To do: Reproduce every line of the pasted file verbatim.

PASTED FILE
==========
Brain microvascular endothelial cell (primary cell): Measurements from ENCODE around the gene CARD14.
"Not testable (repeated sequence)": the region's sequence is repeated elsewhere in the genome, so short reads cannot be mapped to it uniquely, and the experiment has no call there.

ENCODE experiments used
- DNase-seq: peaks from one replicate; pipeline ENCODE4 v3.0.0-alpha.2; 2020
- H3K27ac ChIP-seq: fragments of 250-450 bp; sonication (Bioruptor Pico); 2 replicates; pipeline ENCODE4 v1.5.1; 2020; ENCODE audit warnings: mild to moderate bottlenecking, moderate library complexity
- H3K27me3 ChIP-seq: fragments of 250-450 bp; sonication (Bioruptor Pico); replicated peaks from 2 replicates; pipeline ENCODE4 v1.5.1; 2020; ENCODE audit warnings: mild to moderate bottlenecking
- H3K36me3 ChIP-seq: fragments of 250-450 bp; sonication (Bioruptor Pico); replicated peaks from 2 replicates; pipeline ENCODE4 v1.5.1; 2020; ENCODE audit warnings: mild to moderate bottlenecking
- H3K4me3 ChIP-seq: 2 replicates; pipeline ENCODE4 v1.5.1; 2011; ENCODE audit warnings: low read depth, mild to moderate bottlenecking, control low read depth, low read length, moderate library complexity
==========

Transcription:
Brain microvascular endothelial cell (primary cell): Measurements from ENCODE around the gene CARD14.
"Not testable (repeated sequence)": the region's sequence is repeated elsewhere in the genome, so short reads cannot be mapped to it uniquely, and the experiment has no call there.

ENCODE experiments used
- DNase-seq: peaks from one replicate; pipeline ENCODE4 v3.0.0-alpha.2; 2020
- H3K27ac ChIP-seq: fragments of 250-450 bp; sonication (Bioruptor Pico); 2 replicates; pipeline ENCODE4 v1.5.1; 2020; ENCODE audit warnings: mild to moderate bottlenecking, moderate library complexity
- H3K27me3 ChIP-seq: fragments of 250-450 bp; sonication (Bioruptor Pico); replicated peaks from 2 replicates; pipeline ENCODE4 v1.5.1; 2020; ENCODE audit warnings: mild to moderate bottlenecking
- H3K36me3 ChIP-seq: fragments of 250-450 bp; sonication (Bioruptor Pico); replicated peaks from 2 replicates; pipeline ENCODE4 v1.5.1; 2020; ENCODE audit warnings: mild to moderate bottlenecking
- H3K4me3 ChIP-seq: 2 replicates; pipeline ENCODE4 v1.5.1; 2011; ENCODE audit warnings: low read depth, mild to moderate bottlenecking, control low read depth, low read length, moderate library complexity